Human immunodeficiency virus (HIV) is treatment is typically initiated with daily administration of costly yet highly effective antiretroviral therapies from multiple drug classes in order to achieve the clinical goal of viral suppression. The U.S. HIV market for anitretroviral therapies comprises many single-tablet regimens such as Gilead’s Atripla, Genvoya, and Stribld and ViiV’s Triumeq; fixed-dose combinations such as GIlead’s Truvada and Janssen’s Prezcobix; and individual therapies such as ViiV’s Tivicay that are combined into complete regimens. The recent release of TAF-containing FDCs and STRs offering HIV patients a reduced risk for long-term comorbidities, such as renal toxicity and bone demineralization, have caused a shift in prescribing habits. As such, Gilead’s Genvoya and Descovy and Gilead/Janssen’s Odefsey have seen substantial uptake, particularly among recently treated patients switching part or all of their treatment regimen. Further, protease inhibitors co-formulated with pharmacokinetic boosters such as Janssen’s Prezcobix and Bristol Myers-Squibb’s Evotaz are gaining substantial patient share at the expense of other therapies in the protease inhibitor drug class.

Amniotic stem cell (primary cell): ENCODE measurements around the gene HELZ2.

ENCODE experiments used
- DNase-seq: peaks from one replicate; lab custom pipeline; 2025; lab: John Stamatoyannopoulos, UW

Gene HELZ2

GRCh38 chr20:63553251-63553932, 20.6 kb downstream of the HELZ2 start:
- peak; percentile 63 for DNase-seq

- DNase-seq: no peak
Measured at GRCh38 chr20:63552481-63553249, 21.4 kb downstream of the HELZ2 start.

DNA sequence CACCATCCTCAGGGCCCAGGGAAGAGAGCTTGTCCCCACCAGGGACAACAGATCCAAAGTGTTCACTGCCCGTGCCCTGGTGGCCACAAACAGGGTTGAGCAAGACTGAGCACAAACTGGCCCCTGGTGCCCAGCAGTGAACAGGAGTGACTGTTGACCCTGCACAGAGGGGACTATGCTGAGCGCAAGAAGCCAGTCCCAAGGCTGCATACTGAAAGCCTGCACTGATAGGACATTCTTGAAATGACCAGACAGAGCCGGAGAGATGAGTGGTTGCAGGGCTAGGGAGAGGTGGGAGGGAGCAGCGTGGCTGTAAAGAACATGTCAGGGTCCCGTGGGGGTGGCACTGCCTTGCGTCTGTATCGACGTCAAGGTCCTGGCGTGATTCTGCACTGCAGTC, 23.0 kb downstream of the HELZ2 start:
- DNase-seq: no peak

· What patient share do key therapies and brands garner by line of therapy in newly diagnosed HIV patients? What are the quarterly trends in prescribing among recently-treated and new diagnosed HIV patients?
· How have TAF-containing FDCs and STRs been integrated into the treatment algorithm?
· What proportion of HIV patients receive antiretroviral drug therapy within a year of diagnosis, and how quickly? What percentage of patients progress to later lines of therapy within that year of diagnosis?
· What percentage of HIV patients are treated with monotherapy versus combination therapy? What are the most widely used combination therapies?
· What are the product-level compliance and persistency rates among drug-treated HIV patients?